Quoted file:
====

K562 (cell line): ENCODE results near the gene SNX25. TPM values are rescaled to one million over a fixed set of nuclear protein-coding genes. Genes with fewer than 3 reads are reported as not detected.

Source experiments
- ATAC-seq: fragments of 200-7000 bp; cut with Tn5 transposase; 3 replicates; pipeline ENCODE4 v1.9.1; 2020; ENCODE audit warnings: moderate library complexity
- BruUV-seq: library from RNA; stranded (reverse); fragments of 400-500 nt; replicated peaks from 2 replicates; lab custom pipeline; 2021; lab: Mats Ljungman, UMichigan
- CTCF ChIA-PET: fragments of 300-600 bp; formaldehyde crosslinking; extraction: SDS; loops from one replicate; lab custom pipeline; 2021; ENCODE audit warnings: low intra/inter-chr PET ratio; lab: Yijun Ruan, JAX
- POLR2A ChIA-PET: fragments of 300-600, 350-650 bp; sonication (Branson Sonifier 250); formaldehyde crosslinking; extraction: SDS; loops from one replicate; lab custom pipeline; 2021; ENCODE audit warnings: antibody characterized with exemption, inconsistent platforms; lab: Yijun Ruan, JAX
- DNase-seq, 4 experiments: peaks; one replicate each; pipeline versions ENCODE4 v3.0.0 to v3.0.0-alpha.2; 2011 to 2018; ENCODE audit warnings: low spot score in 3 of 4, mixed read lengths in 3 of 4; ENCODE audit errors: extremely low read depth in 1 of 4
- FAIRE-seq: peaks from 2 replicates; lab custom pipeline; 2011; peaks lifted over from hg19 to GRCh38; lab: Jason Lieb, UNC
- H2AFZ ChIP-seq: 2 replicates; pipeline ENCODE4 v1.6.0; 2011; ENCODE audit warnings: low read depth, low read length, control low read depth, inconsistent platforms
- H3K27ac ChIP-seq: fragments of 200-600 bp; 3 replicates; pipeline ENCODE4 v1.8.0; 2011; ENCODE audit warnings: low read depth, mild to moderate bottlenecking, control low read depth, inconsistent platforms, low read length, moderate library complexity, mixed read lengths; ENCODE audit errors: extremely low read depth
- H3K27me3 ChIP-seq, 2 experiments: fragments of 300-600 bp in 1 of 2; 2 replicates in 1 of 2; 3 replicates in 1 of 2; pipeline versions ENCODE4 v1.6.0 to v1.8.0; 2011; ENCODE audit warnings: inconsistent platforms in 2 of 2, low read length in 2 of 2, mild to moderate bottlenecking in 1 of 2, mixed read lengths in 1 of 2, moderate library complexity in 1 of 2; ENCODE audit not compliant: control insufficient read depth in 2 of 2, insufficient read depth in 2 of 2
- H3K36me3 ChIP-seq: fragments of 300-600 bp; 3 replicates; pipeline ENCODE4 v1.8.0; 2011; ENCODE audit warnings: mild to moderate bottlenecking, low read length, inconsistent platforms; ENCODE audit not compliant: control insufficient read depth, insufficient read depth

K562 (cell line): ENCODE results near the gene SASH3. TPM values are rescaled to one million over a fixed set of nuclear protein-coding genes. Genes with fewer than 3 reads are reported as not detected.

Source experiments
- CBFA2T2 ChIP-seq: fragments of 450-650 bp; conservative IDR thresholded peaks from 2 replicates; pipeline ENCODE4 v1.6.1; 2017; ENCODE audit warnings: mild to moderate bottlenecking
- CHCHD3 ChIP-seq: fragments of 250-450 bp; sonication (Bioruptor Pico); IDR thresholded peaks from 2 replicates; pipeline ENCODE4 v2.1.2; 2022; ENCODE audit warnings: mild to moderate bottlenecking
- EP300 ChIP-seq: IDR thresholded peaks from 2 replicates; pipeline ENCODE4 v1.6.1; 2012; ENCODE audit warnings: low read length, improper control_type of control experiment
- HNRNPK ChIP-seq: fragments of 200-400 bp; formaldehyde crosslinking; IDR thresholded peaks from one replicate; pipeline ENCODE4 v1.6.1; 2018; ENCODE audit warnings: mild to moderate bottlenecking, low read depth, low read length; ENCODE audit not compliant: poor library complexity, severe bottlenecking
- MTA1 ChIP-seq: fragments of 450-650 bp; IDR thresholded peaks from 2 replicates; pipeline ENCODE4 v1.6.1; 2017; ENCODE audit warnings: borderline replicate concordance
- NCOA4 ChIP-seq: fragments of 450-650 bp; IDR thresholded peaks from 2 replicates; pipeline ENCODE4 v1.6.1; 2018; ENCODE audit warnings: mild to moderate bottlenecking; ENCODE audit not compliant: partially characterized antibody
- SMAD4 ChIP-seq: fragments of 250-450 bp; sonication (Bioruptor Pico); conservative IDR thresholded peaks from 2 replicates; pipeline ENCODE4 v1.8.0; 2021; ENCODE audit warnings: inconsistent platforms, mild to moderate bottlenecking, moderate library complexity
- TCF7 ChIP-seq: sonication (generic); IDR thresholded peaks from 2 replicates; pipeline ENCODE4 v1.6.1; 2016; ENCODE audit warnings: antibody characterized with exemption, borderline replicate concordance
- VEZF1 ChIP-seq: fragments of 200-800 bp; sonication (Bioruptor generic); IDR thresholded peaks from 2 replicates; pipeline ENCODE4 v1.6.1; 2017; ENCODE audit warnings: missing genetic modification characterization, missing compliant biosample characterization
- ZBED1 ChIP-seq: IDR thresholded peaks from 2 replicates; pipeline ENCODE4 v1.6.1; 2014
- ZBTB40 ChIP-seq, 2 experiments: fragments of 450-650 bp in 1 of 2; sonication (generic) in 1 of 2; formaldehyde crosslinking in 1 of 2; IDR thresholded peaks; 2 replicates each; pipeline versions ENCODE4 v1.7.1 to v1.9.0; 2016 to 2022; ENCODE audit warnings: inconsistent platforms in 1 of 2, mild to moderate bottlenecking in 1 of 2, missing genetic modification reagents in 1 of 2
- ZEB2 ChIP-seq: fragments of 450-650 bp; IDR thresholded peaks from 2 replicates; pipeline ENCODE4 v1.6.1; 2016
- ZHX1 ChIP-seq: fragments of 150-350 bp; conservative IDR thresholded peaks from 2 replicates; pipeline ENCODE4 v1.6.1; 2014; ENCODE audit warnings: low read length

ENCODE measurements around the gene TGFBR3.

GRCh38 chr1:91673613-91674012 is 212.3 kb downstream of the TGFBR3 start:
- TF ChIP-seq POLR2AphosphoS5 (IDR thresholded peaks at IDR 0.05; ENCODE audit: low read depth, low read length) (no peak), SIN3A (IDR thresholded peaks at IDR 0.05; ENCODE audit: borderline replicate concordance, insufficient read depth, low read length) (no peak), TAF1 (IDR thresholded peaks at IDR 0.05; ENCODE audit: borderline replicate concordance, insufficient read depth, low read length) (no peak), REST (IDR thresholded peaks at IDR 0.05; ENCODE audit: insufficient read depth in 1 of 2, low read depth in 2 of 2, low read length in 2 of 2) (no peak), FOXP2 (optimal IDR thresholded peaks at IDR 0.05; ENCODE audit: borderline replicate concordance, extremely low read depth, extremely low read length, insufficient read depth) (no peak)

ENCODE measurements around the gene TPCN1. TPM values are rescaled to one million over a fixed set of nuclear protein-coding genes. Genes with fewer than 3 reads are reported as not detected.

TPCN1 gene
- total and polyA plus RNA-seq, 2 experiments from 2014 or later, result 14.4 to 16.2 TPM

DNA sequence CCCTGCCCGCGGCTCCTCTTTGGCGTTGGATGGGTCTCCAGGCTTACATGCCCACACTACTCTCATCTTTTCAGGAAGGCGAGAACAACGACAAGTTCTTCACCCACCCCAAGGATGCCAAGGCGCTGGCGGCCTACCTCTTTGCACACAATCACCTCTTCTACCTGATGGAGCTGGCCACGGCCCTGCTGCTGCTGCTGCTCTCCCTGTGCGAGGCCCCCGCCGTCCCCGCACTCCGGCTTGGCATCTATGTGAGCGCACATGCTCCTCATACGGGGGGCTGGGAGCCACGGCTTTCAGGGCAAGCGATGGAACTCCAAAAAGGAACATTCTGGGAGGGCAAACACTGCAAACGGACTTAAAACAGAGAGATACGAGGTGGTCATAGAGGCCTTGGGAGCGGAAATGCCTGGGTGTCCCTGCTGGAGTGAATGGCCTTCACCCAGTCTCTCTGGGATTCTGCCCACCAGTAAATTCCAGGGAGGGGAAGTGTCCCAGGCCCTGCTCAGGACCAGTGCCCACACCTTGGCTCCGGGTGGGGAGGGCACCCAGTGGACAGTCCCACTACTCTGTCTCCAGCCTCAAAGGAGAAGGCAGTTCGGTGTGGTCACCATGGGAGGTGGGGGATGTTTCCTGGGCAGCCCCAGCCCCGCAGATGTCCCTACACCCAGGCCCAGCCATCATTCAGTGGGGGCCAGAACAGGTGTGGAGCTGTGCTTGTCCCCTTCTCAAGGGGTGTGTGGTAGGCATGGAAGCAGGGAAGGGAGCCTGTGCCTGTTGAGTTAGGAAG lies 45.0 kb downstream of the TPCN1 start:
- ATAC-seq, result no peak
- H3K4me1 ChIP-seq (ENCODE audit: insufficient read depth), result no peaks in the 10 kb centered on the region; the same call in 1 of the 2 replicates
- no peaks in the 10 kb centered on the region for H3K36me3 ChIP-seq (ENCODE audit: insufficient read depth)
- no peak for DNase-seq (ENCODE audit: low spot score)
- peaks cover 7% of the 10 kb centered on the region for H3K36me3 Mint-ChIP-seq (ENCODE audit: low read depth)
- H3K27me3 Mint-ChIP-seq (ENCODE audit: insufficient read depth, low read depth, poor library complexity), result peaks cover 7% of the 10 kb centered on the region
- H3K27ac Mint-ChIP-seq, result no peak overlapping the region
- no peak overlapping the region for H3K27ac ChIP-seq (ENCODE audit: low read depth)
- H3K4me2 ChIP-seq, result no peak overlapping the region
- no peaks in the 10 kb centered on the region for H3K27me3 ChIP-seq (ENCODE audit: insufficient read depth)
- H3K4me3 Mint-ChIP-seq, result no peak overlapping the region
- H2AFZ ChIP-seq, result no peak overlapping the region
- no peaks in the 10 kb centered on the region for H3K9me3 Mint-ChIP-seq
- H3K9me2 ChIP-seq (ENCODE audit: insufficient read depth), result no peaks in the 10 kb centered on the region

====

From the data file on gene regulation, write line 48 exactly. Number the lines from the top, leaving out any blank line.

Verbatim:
- H3K9me2 ChIP-seq (ENCODE audit: insufficient read depth), result no peaks in the 10 kb centered on the region